- Select the option ‘Close the account of a deceased user’.
- Enter the deceased person’s name, email address, details of a relative or legal representative, their date of death, and upload a scanned copy of your ID along with a scanned copy of their death certificate.
LinkedIn, much like Facebook, provides a feature allowing users to designate a legacy contact capable of closing their account in the event of their passing. If you are aware that your loved one has designated a legacy contact, reach out to them to carry out this task. In case this information is not known, a close friend or family member can contact LinkedIn to facilitate the deletion of the account.
How to remove or memorialise the LinkedIn account:
- Gather the Necessary Information. This includes the member’s name, URL linked to their LinkedIn profile, your relationship to the deceased, deceased’s email address, date of their passing, last place of employment, a link to their obituary or a scan of the death certificate.
- Complete this form to initiate the account memorialisation process: LinkedIn Memorialisation Form.
- Complete this form to initiate the account deletion process: LinkedIn Deletion Form.
For WhatsApp, the account deletion process requires access to the deceased person’s phone. Be aware that opting for account deletion removes all messages, voice notes, and photos exchanged between your loved one and their friends or family, potentially erasing precious memories.
How to remove the WhatsApp account:
- Open the WhatsApp app on the deceased person’s phone.
- Navigate to Settings and choose ‘Delete Account’.
- Enter the deceased person’s number when prompted.
- Optionally, select your reason for deleting the account from the drop-down menu.
- Confirm the action by selecting ‘Delete my account’.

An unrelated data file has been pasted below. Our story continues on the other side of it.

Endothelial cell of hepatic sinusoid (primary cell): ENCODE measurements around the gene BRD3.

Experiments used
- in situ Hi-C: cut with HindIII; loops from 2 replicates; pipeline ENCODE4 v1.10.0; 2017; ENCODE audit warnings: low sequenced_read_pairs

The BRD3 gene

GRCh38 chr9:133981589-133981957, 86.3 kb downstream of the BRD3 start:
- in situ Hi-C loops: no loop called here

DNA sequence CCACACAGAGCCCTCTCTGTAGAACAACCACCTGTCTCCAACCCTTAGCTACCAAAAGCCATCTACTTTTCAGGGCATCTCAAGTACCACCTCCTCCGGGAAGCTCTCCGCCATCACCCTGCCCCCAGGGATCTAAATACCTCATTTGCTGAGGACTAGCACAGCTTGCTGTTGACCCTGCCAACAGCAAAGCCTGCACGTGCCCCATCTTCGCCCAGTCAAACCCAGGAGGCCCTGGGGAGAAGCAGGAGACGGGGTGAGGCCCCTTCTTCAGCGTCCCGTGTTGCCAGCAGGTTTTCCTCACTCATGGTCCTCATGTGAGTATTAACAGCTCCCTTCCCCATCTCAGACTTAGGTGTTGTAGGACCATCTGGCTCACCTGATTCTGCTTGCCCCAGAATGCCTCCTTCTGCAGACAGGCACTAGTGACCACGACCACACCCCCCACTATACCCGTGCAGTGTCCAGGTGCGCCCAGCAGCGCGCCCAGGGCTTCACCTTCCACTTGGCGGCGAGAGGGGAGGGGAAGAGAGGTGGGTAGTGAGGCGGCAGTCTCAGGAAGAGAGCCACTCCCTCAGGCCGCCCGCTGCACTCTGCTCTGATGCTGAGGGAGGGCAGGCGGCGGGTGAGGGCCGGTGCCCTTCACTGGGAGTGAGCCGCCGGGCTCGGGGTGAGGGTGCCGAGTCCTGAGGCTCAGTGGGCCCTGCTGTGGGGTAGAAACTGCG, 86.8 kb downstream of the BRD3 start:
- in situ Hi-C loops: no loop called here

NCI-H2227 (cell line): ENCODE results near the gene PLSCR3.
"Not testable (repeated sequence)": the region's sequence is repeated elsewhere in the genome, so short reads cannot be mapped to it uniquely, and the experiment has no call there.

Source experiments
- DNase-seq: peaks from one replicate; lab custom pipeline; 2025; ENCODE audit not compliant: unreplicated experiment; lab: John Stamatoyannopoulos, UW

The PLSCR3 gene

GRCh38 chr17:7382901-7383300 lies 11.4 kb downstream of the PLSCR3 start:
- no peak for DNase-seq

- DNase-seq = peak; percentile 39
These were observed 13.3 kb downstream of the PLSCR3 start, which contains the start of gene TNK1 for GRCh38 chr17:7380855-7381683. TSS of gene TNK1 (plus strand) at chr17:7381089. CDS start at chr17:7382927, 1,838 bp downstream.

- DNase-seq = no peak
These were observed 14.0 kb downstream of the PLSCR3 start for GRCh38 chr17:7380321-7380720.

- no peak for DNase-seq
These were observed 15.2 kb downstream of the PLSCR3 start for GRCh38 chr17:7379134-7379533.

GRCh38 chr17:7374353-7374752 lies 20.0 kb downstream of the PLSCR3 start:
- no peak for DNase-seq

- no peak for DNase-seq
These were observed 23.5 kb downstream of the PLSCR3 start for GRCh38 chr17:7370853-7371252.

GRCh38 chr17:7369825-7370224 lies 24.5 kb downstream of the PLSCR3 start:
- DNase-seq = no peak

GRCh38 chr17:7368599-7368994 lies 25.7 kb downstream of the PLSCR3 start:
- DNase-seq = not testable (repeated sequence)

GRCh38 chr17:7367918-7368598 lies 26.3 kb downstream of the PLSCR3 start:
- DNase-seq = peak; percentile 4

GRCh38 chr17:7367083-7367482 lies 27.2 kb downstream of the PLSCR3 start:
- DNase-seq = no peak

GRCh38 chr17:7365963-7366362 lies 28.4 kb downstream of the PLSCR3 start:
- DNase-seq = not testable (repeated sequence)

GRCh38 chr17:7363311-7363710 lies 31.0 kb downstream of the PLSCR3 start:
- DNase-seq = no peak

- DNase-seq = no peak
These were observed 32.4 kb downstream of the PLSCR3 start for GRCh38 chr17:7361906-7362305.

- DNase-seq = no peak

Deleting a Snapchat account necessitates knowledge of the account’s username and password, allowing anyone with these details to execute the deletion.
How to remove the Snapchat account:
- Log in to the account portal using the account’s username and password.
- The account will be deactivated for the initial 30 days.
- After this period, the account and all associated Snaps, Chats, and Stories will be permanently deleted.
Keep in mind that you are not obligated to take any action
The decision to either keep, remove, or memorialise social media accounts is entirely yours. Some individuals find solace in maintaining the accounts as they are, while others seek closure through removal or memorialisation.
Should you choose to keep the account as is, it’s advisable to download any photos or messages you wish to retain. Certain platforms have regulations specifying the duration of inactivity before an account may be deleted.
For personalised guidance based on your specific circumstances, feel free to reach out to us at 0117 952 0698 or click on Contact Us. Alternatively, if you’d like to schedule a free first meeting, you can visit our Online Wills service page.